There could also be major problems if consumers allow unregulated practitioners to draw up lasting powers of attorney.
The society raised its concerns in response to the Legal Services Board’s call for evidence into will writing, estate administration and probate activities.
The problem is that anyone can set up in business as a will writer, even though they have no qualifications, no insurance and are not regulated in any way. Solicitors, on the other hand, have to be highly qualified and must abide by a strict code imposed by the Solicitors Regulation Authority.
The society is calling for all will writers to be regulated and has been running a campaign to warn people of the dangers of using unqualified practitioners.
The President of the Law Society, John Wotton, said: “Anyone, particularly people looking to commit fraud, can create a website that looks professional and has many testimonial recommendations. There is currently no regulation or monitoring in place to ensure that administrators do not misappropriate a client’s estate assets.
“There are significant risks involved in allowing unqualified and unregulated will writers to have full control of an estate’s assets. The estate administrator is responsible for important tasks which can be easily open to abuse and safeguards need to be put in place to protect the testator’s estate from unscrupulous behaviour.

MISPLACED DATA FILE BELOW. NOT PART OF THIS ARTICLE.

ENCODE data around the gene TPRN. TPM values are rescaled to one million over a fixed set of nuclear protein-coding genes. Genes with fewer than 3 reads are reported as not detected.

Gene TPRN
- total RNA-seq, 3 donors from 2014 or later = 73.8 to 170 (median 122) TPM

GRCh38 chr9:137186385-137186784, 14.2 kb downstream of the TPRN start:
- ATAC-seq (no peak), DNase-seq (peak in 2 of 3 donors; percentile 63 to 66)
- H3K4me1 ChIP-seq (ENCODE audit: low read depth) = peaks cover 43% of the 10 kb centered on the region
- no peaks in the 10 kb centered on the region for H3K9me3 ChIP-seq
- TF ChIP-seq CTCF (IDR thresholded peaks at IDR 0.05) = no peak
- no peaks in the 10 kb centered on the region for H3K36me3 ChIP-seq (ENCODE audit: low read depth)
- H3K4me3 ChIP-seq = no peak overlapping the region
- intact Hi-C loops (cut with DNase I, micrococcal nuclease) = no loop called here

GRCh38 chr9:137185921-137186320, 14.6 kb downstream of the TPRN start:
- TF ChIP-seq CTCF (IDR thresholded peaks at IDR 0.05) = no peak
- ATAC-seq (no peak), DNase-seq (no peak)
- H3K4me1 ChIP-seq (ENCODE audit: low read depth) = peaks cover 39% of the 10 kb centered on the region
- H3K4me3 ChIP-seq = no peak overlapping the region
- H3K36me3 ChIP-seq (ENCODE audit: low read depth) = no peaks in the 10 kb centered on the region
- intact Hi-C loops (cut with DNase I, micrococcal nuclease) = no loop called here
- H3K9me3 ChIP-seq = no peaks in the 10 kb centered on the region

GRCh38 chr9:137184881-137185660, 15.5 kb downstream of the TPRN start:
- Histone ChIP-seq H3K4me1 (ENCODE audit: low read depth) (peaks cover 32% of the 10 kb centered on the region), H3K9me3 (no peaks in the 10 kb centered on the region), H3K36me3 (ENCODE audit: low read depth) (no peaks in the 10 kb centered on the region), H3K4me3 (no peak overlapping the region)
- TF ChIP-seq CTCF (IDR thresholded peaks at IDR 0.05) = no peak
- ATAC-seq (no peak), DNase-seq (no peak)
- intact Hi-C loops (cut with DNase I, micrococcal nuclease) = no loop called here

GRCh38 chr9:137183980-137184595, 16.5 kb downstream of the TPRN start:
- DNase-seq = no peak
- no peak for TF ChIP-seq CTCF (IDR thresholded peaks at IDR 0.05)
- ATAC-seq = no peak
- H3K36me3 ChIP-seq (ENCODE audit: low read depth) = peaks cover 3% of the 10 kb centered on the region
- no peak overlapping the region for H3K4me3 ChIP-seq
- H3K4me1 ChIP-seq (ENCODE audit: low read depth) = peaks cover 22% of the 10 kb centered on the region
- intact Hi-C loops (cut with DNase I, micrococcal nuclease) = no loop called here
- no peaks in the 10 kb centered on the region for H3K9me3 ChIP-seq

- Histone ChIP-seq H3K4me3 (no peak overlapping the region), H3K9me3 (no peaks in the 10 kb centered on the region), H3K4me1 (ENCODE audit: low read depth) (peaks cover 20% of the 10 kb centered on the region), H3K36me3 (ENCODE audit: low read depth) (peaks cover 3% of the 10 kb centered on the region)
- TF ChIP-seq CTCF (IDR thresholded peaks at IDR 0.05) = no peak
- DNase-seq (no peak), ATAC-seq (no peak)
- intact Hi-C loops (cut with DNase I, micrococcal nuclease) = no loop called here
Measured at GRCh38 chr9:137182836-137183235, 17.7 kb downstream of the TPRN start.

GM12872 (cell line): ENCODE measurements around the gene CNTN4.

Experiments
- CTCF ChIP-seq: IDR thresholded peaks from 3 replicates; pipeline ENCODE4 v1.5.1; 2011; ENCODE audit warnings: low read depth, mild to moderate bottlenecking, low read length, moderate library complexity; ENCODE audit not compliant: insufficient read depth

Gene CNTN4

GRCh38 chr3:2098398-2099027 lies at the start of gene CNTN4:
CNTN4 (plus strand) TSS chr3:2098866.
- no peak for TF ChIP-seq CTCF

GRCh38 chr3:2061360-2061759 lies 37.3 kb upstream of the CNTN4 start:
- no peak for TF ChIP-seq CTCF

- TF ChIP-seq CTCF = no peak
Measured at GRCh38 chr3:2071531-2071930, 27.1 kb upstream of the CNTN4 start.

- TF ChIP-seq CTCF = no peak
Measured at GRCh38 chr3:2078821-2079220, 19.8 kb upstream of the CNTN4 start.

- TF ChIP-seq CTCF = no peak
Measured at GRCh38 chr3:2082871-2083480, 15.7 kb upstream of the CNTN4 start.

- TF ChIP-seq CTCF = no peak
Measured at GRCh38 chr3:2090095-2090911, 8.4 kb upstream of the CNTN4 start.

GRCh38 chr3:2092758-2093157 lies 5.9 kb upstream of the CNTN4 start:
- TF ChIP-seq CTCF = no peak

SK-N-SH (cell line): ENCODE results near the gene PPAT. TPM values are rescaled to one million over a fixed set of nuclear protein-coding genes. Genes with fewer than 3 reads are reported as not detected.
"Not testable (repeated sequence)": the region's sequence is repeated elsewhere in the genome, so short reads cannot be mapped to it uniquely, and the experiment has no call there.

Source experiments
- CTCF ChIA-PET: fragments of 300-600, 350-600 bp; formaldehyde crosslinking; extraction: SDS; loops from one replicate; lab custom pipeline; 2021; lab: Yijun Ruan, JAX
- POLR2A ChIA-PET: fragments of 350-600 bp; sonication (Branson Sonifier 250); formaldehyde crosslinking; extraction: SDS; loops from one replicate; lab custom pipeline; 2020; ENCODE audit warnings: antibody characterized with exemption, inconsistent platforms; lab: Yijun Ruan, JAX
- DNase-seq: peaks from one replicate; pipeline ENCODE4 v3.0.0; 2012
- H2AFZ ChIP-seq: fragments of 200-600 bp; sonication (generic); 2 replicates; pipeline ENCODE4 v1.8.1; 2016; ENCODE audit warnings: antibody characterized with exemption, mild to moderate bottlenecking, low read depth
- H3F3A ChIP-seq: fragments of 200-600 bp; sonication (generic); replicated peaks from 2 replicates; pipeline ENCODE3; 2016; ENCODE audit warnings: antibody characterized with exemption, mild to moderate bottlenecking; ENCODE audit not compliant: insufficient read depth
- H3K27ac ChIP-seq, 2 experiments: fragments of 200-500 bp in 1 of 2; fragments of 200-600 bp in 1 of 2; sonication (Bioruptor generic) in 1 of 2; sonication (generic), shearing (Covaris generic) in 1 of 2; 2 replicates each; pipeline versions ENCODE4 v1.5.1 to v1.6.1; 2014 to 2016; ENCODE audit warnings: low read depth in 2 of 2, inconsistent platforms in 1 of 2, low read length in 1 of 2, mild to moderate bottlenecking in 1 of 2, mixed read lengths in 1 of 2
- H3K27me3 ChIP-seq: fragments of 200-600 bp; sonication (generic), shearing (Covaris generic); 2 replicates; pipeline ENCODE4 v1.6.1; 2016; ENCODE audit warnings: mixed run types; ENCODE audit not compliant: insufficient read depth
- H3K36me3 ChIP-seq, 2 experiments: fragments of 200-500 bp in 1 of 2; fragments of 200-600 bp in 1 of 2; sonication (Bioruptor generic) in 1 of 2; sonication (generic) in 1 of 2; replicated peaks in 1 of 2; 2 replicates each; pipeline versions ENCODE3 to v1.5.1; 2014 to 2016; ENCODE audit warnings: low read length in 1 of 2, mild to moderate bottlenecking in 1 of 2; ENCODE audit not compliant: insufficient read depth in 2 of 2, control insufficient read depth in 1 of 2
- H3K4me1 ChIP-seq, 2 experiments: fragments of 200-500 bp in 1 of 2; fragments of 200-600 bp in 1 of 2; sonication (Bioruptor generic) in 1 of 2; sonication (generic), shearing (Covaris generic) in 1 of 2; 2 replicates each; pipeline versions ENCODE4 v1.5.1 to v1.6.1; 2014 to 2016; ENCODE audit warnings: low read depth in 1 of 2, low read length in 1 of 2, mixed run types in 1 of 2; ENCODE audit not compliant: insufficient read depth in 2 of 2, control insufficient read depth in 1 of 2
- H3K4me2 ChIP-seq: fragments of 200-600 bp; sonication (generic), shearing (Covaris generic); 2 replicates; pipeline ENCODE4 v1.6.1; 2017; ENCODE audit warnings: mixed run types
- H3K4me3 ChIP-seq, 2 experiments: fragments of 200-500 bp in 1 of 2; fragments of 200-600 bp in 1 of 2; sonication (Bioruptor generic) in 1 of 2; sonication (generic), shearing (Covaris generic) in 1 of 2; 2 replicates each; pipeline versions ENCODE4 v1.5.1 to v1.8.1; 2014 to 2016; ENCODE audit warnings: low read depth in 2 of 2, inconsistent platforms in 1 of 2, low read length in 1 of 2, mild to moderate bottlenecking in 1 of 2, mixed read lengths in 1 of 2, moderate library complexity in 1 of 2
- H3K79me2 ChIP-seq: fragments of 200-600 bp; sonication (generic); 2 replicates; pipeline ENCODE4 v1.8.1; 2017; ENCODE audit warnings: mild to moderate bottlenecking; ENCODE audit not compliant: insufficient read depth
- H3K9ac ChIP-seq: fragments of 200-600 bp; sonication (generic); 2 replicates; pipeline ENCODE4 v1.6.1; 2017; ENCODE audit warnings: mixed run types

“We believe that regulation of will writing is the only appropriate means of protecting the consumer and we support the recommendation that will writing should become a reserved activity.
“However, we also believe that the preparation and lodging of a power of attorney and estate administration services should also become a reserved activity to ensure consumers are adequately protected. It is vital to ensure that consumers are protected from unscrupulous will writers whose only intention is to defraud the consumer by pressuring the consumer to name them as their attorney.
“We are also very concerned about the lack of succession planning for unregulated will providers who may become insolvent or close their business. At present, there is no safety net in place to protect a client’s will and file, if an unregulated business ceases trading.
“By contrast, if a law firm closes down the Solicitors Regulation Authority can intervene and ensure the safety of all wills and files for clients of a solicitor.
“People who are preparing a will should engage a solicitor who can make sure that the will is legally watertight and advise on complex financial issues such as inheritance tax and trusts planning. Solicitors are all trained and regulated and are required to have adequate insurance to protect the public.”
Please contact Dominic Mackenzie if you would like more information about the issues raised in this article or any matters relating to wills, trusts and lasting powers of attorney.